Bloomberg Anywhere Login

Bloomberg

Connecting decision makers to a dynamic network of information, people and ideas, Bloomberg quickly and accurately delivers business and financial information, news and insight around the world.

Company

Financial Products

Enterprise Products

Media

Customer Support

  • Americas

    +1 212 318 2000

  • Europe, Middle East, & Africa

    +44 20 7330 7500

  • Asia Pacific

    +65 6212 1000

Communications

Industry Products

Media Services

Follow Us

Syria Says Leader of Al-Qaeda-Linked Group Killed

Members of the al-Nusra Front take part in a parade calling for the establishment of an Islamic state in Syria, in the Bustan al-Qasr neighborhood of Aleppo, on October 25, 2013. Photographer: Karam al-Masri/AFP via Getty Images
Members of the al-Nusra Front take part in a parade calling for the establishment of an Islamic state in Syria, in the Bustan al-Qasr neighborhood of Aleppo, on October 25, 2013. Photographer: Karam al-Masri/AFP via Getty Images

Oct. 26 (Bloomberg) -- The leader of a Syrian rebel group with links to al-Qaeda was killed in clashes near the northwestern coastal city of Latakia, state television said.

The report of Abu Muhammad al-Jolani’s death, which didn’t give further details, was denied by other leaders of his group, the al-Nusra Front, according to the U.K.-based Syrian Observatory for Human Rights, which said it spoke to some of them. The Observatory, which has ties with the more secular of Syria’s rebel groups, said other al-Nusra members couldn’t confirm or deny the report of al-Jolani’s death because they hadn’t been able to contact him.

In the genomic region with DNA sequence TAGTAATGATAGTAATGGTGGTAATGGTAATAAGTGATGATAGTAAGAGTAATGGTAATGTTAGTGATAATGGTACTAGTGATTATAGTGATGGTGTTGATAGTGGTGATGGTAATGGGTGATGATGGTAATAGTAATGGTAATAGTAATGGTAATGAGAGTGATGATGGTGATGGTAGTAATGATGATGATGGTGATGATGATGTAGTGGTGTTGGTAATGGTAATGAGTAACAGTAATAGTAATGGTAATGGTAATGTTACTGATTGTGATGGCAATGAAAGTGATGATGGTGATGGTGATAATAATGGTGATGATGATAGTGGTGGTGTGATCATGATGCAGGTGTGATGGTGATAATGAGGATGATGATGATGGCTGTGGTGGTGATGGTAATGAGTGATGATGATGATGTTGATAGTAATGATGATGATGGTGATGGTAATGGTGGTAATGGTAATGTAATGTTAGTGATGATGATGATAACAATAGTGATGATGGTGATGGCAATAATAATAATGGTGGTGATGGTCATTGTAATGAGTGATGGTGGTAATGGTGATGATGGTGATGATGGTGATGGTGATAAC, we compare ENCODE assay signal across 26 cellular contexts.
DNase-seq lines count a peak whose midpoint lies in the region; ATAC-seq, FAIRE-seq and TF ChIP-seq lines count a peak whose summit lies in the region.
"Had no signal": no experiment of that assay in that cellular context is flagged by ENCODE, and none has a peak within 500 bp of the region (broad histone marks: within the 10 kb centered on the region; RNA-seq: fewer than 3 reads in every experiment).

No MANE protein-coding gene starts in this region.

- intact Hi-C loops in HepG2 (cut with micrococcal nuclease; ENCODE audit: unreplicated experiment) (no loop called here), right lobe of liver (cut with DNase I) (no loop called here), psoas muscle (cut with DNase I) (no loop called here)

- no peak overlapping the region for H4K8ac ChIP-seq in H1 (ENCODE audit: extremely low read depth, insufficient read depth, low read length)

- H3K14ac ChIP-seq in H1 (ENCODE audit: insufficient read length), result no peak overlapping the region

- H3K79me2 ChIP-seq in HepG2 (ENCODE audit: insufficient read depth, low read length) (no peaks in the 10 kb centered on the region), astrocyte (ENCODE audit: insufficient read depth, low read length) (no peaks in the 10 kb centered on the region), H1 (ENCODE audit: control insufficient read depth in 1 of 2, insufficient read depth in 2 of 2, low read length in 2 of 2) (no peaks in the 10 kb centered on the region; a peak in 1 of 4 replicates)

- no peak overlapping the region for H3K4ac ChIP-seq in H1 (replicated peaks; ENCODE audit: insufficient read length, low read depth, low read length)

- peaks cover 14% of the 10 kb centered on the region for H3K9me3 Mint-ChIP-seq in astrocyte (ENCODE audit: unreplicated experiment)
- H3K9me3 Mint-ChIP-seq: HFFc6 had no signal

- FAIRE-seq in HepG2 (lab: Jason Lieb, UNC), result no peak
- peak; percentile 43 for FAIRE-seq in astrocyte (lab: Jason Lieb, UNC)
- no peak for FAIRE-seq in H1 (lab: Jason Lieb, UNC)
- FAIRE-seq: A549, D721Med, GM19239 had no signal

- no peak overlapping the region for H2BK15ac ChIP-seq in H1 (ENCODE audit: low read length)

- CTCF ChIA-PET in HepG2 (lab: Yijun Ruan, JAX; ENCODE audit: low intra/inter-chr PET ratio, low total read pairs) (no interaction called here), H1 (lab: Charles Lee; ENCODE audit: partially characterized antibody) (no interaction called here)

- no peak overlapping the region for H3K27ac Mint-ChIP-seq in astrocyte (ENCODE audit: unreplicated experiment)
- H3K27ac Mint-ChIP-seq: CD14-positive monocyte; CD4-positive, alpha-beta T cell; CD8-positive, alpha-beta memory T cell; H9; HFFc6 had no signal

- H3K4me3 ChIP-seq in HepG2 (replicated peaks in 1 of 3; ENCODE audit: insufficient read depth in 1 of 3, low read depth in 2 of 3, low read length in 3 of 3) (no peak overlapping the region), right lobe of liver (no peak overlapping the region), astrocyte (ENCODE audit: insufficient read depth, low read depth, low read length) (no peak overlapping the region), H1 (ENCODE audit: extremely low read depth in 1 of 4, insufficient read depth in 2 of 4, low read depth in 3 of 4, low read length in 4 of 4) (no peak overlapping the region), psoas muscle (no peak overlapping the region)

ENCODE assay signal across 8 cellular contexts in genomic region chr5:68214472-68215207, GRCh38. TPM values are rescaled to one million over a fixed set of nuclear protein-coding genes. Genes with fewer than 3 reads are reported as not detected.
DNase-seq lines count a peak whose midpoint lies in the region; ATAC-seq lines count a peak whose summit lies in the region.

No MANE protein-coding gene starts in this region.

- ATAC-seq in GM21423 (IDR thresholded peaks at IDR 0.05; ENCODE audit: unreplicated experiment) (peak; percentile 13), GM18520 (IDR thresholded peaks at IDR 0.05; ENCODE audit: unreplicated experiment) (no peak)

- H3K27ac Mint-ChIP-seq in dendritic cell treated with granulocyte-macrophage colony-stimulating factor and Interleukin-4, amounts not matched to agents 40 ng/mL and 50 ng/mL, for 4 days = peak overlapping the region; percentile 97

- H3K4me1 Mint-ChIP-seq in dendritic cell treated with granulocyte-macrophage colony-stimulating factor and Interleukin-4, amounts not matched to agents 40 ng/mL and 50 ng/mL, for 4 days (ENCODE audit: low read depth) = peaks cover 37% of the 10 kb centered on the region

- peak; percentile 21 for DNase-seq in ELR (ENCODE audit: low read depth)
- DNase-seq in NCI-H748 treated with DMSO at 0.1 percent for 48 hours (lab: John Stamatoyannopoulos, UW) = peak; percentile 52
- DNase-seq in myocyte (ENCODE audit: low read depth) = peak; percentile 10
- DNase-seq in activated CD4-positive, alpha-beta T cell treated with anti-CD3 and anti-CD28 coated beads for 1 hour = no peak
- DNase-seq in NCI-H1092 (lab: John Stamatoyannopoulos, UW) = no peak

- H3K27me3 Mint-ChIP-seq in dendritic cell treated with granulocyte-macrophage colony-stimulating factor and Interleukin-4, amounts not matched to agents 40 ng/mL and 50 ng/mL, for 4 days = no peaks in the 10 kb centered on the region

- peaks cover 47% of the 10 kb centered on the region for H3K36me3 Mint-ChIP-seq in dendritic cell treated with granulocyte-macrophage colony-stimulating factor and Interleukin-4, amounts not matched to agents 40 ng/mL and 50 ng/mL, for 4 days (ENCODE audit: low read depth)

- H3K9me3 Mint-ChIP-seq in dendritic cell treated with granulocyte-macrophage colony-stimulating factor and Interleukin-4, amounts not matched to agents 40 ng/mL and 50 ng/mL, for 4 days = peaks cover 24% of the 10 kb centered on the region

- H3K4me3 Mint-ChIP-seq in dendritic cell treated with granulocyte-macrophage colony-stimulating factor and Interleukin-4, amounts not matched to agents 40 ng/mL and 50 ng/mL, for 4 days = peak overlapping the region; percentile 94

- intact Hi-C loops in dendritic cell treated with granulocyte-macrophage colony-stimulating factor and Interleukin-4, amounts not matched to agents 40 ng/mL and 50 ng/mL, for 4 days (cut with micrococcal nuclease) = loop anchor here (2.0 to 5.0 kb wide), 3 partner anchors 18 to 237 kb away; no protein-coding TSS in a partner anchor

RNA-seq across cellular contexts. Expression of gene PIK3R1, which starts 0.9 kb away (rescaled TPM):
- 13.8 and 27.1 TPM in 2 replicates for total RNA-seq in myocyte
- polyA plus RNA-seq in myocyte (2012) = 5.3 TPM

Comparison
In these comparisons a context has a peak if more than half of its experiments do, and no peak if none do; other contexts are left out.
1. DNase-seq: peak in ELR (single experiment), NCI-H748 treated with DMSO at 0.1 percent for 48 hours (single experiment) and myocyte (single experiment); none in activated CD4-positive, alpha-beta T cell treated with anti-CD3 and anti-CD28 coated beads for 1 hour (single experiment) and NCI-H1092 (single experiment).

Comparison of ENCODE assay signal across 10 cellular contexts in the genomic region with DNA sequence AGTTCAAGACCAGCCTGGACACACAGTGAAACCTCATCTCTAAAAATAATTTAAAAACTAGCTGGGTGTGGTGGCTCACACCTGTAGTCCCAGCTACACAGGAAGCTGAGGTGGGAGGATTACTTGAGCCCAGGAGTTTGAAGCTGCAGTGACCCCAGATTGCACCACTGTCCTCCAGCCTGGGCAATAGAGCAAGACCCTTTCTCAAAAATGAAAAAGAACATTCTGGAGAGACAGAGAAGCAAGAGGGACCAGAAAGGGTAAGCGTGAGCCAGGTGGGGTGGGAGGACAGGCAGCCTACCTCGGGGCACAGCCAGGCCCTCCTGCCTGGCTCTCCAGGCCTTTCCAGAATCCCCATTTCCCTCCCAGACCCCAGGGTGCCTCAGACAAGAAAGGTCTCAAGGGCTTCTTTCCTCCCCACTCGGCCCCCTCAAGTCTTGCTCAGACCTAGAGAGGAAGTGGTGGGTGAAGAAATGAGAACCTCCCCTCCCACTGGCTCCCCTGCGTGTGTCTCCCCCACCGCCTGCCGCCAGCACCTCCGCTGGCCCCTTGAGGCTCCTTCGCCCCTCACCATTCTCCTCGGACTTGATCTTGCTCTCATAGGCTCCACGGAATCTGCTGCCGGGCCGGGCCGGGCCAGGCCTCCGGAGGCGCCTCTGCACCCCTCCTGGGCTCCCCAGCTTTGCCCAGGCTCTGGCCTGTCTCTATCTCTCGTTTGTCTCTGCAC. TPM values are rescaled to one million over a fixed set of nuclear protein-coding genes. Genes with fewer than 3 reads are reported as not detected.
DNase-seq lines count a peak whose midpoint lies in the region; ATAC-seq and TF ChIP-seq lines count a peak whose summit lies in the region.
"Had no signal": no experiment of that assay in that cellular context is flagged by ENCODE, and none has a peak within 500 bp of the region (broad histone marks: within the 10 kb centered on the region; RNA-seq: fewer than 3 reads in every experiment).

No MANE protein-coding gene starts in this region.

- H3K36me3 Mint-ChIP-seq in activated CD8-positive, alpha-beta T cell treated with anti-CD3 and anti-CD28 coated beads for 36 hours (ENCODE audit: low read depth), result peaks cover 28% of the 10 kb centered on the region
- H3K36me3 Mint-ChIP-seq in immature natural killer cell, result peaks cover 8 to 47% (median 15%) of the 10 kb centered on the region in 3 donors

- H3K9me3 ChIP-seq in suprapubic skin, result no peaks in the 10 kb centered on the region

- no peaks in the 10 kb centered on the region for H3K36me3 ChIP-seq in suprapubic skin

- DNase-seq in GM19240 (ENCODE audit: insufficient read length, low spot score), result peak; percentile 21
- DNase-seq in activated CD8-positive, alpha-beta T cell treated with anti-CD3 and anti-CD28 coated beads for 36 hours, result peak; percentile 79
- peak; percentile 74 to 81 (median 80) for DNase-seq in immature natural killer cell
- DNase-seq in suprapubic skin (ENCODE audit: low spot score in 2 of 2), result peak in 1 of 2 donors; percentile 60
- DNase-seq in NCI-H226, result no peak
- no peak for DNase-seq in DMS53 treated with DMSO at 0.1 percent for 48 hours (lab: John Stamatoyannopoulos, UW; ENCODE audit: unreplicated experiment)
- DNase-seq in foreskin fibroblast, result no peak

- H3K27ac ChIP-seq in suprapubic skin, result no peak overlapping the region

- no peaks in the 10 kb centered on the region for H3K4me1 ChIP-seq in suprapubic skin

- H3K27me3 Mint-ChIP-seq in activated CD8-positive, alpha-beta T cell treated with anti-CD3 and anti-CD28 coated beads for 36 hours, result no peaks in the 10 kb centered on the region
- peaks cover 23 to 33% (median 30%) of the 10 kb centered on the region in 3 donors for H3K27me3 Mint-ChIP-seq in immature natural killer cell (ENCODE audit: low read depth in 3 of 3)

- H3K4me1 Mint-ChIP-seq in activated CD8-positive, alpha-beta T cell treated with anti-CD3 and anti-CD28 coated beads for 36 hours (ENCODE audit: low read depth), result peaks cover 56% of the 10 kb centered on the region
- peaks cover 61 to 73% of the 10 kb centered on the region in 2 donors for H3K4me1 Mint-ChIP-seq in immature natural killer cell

The al-Nusra Front, classified as a terrorist organization by the U.S., is among several Islamist groups that have played a growing role in the 2 1/2-year uprising against President Bashar al-Assad. The Islamists have frequently clashed with other rebel forces, especially Kurds in the north, as well as fighting against Assad’s army.

U.S. support for the Syrian opposition has been constrained by concerns that military or financial aid may end up in the hands of Islamist militants instead of the Western-backed rebels. Saudi Arabia, the main U.S. ally in the Arab world, recently signaled that it may split with the U.S. by diverting more aid to the Islamists, because they are disorganized and ineffective.

Separately, the Observatory said a car bombing in a town near Damascus today left 40 people dead. The Observatory estimates that Syria’s civil war has killed more than 115,000 people since March 2011.

To contact the reporter on this story: Zaid Sabah in Washington at zalhamid@bloomberg.net

To contact the editor responsible for this story: Ben Holland at bholland1@bloomberg.net

Please upgrade your Browser

Your browser is out-of-date. Please download one of these excellent browsers:

Chrome, Firefox, Safari, Opera or Internet Explorer.